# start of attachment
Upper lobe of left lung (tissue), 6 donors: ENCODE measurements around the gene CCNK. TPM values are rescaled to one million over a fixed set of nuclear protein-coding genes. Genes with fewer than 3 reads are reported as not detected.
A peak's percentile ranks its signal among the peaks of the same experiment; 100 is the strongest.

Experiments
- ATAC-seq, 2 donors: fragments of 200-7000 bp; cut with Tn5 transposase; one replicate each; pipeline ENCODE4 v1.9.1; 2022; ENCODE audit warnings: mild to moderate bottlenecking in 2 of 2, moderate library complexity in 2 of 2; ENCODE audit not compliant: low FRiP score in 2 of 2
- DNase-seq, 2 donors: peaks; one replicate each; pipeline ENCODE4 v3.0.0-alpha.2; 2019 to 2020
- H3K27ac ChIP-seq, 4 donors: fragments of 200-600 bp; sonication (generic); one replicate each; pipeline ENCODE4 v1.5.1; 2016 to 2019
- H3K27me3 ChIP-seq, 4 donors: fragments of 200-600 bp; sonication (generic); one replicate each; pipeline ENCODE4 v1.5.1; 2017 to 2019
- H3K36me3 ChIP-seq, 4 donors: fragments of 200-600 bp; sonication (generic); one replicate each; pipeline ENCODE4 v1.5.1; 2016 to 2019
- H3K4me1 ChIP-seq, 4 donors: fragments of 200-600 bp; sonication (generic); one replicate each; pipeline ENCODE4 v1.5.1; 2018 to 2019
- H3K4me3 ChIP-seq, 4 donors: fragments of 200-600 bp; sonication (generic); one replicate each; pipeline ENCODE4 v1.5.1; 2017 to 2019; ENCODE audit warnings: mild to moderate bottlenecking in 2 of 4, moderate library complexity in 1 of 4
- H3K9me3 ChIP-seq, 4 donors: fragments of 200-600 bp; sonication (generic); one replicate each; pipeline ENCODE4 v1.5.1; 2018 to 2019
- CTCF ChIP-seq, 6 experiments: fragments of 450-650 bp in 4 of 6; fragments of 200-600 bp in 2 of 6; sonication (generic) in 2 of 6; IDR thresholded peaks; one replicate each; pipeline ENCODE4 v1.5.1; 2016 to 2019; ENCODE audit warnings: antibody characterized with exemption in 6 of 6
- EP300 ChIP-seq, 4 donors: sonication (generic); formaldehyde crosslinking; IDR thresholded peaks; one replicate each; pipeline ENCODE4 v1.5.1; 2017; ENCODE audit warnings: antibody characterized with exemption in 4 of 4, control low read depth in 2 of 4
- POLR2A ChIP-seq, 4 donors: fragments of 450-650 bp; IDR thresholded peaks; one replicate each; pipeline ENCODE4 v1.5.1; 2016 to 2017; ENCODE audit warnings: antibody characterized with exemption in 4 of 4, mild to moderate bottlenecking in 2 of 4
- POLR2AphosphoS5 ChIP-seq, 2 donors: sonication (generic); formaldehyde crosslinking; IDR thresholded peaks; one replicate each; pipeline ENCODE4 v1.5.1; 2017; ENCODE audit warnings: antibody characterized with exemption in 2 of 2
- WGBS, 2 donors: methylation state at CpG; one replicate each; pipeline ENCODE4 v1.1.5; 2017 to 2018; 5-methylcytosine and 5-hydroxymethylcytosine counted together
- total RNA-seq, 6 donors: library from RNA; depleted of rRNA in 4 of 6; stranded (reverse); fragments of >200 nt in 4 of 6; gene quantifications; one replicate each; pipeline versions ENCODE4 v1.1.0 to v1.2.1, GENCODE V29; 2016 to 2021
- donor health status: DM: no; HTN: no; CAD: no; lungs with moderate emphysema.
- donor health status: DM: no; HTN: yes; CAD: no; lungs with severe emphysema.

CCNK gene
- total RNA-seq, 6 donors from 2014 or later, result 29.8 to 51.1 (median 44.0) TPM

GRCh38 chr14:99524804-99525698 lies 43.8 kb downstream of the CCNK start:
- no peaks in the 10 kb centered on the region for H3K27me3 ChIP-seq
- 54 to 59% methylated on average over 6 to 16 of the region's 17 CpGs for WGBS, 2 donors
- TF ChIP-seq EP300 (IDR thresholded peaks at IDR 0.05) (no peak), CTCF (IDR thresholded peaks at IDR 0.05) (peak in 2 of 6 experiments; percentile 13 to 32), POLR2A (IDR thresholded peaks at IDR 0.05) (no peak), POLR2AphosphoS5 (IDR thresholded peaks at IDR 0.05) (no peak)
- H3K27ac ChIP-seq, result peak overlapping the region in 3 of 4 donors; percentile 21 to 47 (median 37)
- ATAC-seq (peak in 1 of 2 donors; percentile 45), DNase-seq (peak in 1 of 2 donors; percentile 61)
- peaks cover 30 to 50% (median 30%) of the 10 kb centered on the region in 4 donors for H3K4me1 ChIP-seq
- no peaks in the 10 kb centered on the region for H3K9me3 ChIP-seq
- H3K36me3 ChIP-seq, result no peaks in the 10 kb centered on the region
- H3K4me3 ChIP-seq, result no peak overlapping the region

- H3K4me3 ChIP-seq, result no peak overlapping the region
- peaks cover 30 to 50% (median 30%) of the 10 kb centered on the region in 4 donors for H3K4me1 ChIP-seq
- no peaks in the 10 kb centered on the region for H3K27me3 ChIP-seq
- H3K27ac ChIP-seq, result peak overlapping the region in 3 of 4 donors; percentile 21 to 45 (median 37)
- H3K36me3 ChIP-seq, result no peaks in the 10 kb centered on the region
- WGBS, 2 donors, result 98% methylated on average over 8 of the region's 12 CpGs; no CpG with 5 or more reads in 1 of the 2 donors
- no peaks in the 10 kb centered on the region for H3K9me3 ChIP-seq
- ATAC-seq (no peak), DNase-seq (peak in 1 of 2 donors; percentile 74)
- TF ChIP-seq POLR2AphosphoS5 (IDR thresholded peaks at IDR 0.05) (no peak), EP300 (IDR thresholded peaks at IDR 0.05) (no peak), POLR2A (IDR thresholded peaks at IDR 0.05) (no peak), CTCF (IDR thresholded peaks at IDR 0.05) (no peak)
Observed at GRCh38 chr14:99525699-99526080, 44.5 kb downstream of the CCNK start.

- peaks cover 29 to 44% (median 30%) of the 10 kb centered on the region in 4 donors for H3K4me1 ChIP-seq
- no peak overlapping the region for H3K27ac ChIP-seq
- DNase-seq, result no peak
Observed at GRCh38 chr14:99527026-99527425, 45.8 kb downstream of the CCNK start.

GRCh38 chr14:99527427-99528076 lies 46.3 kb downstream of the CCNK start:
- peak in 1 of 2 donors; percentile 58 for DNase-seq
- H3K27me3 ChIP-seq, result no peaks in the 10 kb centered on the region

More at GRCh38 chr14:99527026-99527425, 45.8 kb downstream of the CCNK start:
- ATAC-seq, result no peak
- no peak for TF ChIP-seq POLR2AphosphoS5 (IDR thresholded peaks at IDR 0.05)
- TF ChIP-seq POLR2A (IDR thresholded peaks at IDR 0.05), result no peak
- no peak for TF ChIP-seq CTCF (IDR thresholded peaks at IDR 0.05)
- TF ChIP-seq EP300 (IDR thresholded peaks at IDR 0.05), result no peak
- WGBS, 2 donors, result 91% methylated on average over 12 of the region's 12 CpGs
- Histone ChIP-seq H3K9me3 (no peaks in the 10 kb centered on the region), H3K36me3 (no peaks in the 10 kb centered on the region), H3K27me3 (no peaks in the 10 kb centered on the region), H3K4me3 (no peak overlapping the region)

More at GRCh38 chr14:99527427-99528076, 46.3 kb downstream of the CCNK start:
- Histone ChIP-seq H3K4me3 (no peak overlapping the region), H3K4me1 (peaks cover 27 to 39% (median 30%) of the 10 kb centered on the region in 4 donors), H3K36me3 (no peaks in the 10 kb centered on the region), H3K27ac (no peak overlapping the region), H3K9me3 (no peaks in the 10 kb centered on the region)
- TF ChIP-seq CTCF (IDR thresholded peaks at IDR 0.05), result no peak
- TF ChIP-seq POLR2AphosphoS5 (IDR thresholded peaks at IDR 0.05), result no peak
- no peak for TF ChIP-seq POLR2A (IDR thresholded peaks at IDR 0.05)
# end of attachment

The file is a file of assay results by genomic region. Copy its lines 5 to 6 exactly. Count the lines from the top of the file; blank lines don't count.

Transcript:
- DNase-seq, 2 donors: peaks; one replicate each; pipeline ENCODE4 v3.0.0-alpha.2; 2019 to 2020
- H3K27ac ChIP-seq, 4 donors: fragments of 200-600 bp; sonication (generic); one replicate each; pipeline ENCODE4 v1.5.1; 2016 to 2019